AU: Merchandise Trade

Wed Jul 05 20:30:00 CDT 2017

Consensus Actual Previous Revised
Level A$0.7B A$2.47B A$0.56B A$0.09B
Imports-M/M 0.7% -0.6% -0.4%
Exports-M/M 8.5% -8.3% -7.5%
Imports-Y/Y 10.6% 4.4% 4.8%
Exports-Y/Y 24.7% 17.6% 15.8%

Australia's trade surplus widened to A$2.47 billion in May from A$0.09 billion in April (revised from A$0.56 billion), well above the consensus forecast of A$0.7 billion. This is the seventh consecutive monthly trade surplus, with a rebound in coal exports after weather-related disruptions driving much of the increase.

In seasonally adjusted terms, the value of exports rose 8.5 percent on the month in May to around $32.78 billion, up from A$30.20 billion in April. This increase reflects a rebound in exports of non-rural goods (around 60 percent of total exports). These fell sharply in April, partly due to the impact of cyclone damage to port infrastructure that had disrupted coal exports, but rose by 12.7 percent in May as these exports resumed. Exports of services (around 21 percent of the total), rural goods (around 13 percent) and non-monetary gold (around 5 percent) also rose by around 1.0-3.0 percent on the month.

Year-on-year growth in total exports picked up from from 15.8 percent in April to 24.7 percent in May in original terms.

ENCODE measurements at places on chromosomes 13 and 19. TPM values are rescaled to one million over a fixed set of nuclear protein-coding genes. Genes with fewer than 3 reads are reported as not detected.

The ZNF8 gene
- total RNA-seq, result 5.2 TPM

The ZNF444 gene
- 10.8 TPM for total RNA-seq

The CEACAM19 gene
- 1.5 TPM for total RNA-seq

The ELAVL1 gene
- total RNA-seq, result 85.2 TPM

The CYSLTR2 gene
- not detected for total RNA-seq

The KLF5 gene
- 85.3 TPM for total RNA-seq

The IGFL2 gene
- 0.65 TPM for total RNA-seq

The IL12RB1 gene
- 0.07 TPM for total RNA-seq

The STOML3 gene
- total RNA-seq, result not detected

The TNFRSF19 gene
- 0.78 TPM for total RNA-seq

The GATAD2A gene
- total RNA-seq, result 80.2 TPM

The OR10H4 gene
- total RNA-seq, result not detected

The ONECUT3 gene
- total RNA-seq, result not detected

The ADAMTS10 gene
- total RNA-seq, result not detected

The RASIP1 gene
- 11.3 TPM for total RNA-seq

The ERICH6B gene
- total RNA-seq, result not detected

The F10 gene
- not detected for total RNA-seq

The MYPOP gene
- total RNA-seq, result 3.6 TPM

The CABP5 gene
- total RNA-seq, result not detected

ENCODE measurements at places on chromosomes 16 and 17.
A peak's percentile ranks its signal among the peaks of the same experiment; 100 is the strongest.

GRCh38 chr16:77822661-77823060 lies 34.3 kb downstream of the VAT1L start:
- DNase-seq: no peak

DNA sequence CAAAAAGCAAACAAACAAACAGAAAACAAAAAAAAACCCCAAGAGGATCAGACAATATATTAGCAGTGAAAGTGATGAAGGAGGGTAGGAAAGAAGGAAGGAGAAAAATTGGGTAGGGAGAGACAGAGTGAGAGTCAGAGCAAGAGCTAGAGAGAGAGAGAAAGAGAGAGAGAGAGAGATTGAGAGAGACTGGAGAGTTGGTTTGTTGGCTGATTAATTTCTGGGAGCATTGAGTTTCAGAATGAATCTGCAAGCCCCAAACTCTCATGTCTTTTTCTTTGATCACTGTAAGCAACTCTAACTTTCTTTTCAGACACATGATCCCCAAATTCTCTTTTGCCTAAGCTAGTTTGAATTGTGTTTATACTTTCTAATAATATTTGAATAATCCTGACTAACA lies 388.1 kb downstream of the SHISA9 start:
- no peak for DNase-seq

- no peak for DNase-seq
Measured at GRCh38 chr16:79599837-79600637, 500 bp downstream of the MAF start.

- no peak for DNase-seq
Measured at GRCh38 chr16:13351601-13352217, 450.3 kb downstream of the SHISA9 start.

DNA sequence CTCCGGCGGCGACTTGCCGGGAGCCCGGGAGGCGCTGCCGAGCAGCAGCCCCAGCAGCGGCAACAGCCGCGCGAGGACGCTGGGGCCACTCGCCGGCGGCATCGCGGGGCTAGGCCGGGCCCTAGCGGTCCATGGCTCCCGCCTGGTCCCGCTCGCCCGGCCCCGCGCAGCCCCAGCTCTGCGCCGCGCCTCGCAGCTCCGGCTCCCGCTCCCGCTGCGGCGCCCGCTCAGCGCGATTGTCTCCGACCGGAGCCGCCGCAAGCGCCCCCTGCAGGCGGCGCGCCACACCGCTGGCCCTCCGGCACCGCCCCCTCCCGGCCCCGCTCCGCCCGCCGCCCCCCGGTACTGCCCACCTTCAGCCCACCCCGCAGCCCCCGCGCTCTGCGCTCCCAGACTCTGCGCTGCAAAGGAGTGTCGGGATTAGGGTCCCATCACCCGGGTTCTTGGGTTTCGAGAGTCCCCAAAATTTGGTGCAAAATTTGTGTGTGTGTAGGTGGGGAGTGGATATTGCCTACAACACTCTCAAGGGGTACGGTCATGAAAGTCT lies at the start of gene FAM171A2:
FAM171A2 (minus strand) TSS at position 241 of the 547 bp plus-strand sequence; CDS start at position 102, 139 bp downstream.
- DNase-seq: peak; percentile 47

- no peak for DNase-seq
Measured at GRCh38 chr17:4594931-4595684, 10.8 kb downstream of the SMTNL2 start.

Seasonally adjusted imports rose 0.7 percent on the month in May to A$30.31 billion, up from A$30.11 billion in April. Imports of consumption goods, intermediate and other merchandise goods, and services all rose on the month, partly offset by declines in imports of capital goods and non-monetary gold.

Total imports increased 10.6 percent on the year in original terms in May, up from an increase of 4.8 percent in April.

The Merchandise Trade Balance measures the difference between imports and exports of both tangible goods and services. The level of the international trade balance, as well as changes in exports and imports, indicate trends in foreign trade.

Changes in the level of imports and exports, along with the difference between the two (the trade balance) are a valuable gauge of economic trends here and abroad. While these trade figures can directly impact all financial markets, they primarily affect the value of the Australian dollar in the foreign exchange market. Imports indicate demand for foreign goods while exports show the demand for Australian goods in its major export market China and elsewhere. The currency can be sensitive to changes in the trade balance since a trade imbalance creates greater demand for foreign currencies. The bond market is also sensitive to the risk of importing inflation. A word of caution -- the data are subject to large monthly revisions. Therefore, it can be misleading to form opinions on the basis of one month's data.